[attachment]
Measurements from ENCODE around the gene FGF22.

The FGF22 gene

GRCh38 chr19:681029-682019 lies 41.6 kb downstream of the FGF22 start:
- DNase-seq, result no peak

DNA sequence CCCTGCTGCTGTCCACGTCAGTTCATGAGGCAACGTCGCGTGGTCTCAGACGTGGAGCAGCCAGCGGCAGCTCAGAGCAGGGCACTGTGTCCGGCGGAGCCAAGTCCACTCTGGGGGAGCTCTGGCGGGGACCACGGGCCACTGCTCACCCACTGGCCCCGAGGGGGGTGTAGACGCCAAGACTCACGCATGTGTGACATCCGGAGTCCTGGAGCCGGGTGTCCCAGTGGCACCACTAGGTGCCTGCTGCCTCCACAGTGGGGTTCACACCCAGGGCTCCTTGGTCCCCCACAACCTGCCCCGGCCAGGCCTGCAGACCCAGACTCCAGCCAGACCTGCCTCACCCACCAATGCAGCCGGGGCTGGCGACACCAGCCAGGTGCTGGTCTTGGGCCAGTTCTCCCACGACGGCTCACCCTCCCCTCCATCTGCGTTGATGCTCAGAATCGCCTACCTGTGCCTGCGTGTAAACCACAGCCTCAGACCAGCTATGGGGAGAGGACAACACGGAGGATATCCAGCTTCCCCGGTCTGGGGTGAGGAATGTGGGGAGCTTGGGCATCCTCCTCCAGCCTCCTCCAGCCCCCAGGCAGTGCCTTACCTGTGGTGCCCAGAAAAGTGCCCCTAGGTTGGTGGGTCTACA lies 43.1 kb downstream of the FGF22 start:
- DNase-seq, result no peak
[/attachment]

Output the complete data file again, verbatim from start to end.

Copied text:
Measurements from ENCODE around the gene FGF22.

The FGF22 gene

GRCh38 chr19:681029-682019 lies 41.6 kb downstream of the FGF22 start:
- DNase-seq, result no peak

DNA sequence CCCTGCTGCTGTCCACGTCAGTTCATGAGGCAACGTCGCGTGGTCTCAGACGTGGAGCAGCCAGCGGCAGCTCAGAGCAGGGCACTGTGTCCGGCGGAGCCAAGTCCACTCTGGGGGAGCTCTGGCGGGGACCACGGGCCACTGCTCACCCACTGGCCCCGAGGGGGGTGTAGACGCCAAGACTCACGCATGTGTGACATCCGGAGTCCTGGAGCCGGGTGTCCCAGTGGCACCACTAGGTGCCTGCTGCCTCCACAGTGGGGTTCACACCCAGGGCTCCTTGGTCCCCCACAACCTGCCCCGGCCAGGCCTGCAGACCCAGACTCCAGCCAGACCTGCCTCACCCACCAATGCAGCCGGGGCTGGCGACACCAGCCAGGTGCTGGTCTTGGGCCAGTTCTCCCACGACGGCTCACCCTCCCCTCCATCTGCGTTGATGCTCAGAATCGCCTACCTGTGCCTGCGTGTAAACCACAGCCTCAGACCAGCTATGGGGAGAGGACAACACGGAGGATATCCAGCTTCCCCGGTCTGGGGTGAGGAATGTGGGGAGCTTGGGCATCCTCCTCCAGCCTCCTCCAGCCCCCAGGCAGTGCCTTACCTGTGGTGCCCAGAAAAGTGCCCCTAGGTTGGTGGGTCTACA lies 43.1 kb downstream of the FGF22 start:
- DNase-seq, result no peak